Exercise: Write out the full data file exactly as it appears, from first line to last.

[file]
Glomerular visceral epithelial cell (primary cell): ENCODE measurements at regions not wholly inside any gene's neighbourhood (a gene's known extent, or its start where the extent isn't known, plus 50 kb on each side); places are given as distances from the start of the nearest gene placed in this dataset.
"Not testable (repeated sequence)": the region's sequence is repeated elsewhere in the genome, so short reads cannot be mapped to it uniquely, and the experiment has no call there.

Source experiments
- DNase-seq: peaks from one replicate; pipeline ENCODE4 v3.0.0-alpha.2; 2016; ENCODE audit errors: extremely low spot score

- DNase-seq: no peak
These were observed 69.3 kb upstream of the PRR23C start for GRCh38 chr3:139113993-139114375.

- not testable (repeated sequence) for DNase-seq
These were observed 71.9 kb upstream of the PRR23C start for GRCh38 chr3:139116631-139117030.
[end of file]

Glomerular visceral epithelial cell (primary cell): ENCODE measurements at regions not wholly inside any gene's neighbourhood (a gene's known extent, or its start where the extent isn't known, plus 50 kb on each side); places are given as distances from the start of the nearest gene placed in this dataset.
"Not testable (repeated sequence)": the region's sequence is repeated elsewhere in the genome, so short reads cannot be mapped to it uniquely, and the experiment has no call there.

Source experiments
- DNase-seq: peaks from one replicate; pipeline ENCODE4 v3.0.0-alpha.2; 2016; ENCODE audit errors: extremely low spot score

- DNase-seq: no peak
These were observed 69.3 kb upstream of the PRR23C start for GRCh38 chr3:139113993-139114375.

- not testable (repeated sequence) for DNase-seq
These were observed 71.9 kb upstream of the PRR23C start for GRCh38 chr3:139116631-139117030.